Born in Chicago and raised there and in Bloomington, Ind., Tai Murray lived in New York while attending the Juilliard School and now lives in Berlin. The young violinist said she does an "exceptional amount of flying. I have lots of frequent flyer miles," she said.
She'll collect a few more frequent flyer miles when she arrives in Columbus to play with the Columbus Symphony Orchestra on Saturday.
Just before she turned 3, Murray heard the violin for the first time, she said.
"I apparently became obsessed with it," Murray said.
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Growing up in Chicago as one of six children being raised by a single mother, there wasn't a lot of spending money but Murray started taking violin lessons when she turned 5.
"I got my wish," she said.
When she was 7, her family bought her a $1,600 violin and bow.
"It was something my family was able to provide for me," she said.
While she's proud of her accomplishments, Murray doesn't like to dwell on the fact she's one of very few African American classical musicians.
Her mother Ellen Murray told Ebony magazine, "Playing the violin is a very expensive endeavor, which is why you don't see many black violinists. It takes the efforts of the whole family to help us in this endeavor. It takes a village to raise a black violinist."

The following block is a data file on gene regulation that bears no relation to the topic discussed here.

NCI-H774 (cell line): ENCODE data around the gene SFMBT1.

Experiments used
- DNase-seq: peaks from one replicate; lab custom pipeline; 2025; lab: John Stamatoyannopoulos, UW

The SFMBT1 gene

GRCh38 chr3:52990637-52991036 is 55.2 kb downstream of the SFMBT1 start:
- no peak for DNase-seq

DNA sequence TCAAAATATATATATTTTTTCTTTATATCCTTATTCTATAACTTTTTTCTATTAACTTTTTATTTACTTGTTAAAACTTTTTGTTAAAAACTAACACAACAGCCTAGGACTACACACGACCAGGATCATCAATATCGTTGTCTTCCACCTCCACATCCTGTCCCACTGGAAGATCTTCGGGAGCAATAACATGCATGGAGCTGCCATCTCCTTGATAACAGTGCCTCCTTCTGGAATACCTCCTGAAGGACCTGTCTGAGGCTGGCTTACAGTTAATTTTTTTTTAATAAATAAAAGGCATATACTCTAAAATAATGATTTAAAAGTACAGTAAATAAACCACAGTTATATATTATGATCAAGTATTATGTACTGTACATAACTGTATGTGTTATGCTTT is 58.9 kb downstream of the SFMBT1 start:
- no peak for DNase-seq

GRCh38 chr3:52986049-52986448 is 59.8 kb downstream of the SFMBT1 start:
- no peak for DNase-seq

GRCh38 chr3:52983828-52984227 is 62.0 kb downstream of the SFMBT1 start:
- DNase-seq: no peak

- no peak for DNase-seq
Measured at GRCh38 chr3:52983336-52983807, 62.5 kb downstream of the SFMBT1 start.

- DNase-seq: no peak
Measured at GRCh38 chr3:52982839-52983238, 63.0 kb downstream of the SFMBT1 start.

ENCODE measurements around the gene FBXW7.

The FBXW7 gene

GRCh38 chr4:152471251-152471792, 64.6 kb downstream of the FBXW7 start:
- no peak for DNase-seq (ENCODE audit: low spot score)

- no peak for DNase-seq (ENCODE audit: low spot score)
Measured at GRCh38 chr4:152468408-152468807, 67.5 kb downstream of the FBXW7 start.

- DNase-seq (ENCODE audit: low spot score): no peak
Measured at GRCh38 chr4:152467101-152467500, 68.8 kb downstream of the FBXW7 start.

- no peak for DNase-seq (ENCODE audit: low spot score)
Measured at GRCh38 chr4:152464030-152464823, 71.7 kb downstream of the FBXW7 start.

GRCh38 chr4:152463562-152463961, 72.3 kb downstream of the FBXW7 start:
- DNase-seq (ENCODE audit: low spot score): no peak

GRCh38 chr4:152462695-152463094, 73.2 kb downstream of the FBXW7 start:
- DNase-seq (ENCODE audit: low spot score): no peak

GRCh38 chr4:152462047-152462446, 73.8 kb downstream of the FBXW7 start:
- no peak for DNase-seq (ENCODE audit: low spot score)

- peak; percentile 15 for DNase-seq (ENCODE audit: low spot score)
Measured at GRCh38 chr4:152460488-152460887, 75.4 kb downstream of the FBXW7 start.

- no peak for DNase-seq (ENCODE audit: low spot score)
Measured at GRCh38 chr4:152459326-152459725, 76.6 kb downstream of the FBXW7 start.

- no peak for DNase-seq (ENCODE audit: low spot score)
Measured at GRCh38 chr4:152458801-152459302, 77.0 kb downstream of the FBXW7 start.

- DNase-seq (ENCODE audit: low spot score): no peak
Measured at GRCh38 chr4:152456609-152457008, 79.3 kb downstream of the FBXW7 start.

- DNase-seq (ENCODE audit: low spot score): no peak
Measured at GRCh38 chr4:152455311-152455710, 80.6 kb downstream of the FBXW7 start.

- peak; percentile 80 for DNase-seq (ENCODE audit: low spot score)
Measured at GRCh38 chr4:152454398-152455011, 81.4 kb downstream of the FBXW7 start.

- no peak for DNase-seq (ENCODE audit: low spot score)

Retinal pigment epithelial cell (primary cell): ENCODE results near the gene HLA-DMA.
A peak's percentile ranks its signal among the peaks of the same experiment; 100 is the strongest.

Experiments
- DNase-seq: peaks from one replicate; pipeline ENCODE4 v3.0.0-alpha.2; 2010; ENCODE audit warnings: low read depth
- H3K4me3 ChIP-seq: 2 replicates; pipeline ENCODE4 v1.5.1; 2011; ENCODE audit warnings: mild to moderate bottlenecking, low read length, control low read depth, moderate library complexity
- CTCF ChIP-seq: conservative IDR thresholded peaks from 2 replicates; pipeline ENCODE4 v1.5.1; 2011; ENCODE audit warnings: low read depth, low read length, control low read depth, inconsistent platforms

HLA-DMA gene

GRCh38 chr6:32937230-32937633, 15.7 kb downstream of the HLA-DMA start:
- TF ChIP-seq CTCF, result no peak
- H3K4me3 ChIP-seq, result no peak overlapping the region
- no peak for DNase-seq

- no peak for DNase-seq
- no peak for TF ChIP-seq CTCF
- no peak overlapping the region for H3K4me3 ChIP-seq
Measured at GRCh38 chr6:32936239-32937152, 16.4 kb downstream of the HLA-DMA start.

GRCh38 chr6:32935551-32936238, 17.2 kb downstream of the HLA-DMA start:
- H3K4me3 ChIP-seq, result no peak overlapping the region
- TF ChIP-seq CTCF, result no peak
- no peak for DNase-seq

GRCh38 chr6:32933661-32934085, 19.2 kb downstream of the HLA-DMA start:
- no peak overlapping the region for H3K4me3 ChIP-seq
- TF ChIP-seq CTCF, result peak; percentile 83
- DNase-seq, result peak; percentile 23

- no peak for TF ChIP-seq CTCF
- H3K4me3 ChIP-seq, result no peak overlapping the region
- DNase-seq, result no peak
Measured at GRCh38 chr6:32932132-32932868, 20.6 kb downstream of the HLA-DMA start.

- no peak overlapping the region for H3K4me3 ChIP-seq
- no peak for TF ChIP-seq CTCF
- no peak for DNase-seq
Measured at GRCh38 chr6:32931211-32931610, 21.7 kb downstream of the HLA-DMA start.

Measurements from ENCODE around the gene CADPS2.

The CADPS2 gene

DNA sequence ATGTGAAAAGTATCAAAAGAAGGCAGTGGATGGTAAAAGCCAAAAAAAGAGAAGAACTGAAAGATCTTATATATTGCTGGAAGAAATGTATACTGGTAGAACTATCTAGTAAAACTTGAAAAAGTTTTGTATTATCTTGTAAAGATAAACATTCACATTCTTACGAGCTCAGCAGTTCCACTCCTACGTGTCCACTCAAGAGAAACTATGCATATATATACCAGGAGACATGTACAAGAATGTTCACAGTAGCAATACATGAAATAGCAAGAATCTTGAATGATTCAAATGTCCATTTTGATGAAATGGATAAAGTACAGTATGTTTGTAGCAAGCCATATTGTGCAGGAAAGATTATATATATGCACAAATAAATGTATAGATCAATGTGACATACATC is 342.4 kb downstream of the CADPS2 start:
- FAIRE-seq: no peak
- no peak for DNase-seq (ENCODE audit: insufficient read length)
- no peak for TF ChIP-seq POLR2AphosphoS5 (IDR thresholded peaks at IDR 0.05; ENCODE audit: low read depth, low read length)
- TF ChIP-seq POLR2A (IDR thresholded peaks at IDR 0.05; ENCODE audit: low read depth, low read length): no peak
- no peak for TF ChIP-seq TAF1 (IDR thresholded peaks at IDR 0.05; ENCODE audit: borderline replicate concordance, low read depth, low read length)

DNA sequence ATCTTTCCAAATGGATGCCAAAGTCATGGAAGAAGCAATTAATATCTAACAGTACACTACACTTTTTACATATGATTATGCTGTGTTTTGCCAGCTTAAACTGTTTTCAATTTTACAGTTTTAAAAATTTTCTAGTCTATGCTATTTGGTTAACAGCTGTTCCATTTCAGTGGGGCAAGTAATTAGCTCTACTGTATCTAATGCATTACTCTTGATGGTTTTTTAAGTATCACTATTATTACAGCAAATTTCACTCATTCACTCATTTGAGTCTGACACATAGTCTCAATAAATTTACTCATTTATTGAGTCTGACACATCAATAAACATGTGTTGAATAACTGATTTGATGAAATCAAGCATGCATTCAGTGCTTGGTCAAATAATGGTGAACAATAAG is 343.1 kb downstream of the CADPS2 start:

Murray said early in her career her family spent about $30,000 a year for Murray's schooling and travel and performance costs.
When she was young she often borrowed violins from other musicians or music stores to play during performances.
Murray now plays a Giovanni Tononi instrument, built around 1690. A patron donated the use of the instrument, she said.
She loves this violin.
"There is a certain depth to it," Murray said. "An instrument that has been around for almost 400 years, probably has almost an infinite amount of different voices."
Murray recently released a new CD that includes six sonatas written by Eugene Ysaye.
"He's certainly well-known for violinists," she said. "It's pretty incredible work."
In Columbus, Murray will play Shostakovich's "Violin Concerto, Opus 99."
"I love that concerto," Murray said. "It's incredible because it allows for such expression for thought. And it allows me to tell a story and express idealistic thoughts through playing. That's what I aspire to with any piece."
When she's not performing, practicing or traveling, Murray spends a lot of time on Skype and emailing and phoning family members and friends.